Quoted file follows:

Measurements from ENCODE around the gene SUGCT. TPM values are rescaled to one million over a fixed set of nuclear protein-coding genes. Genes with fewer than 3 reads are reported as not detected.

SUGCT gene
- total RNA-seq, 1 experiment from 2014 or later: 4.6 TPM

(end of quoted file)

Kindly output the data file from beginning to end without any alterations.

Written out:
Measurements from ENCODE around the gene SUGCT. TPM values are rescaled to one million over a fixed set of nuclear protein-coding genes. Genes with fewer than 3 reads are reported as not detected.

SUGCT gene
- total RNA-seq, 1 experiment from 2014 or later: 4.6 TPM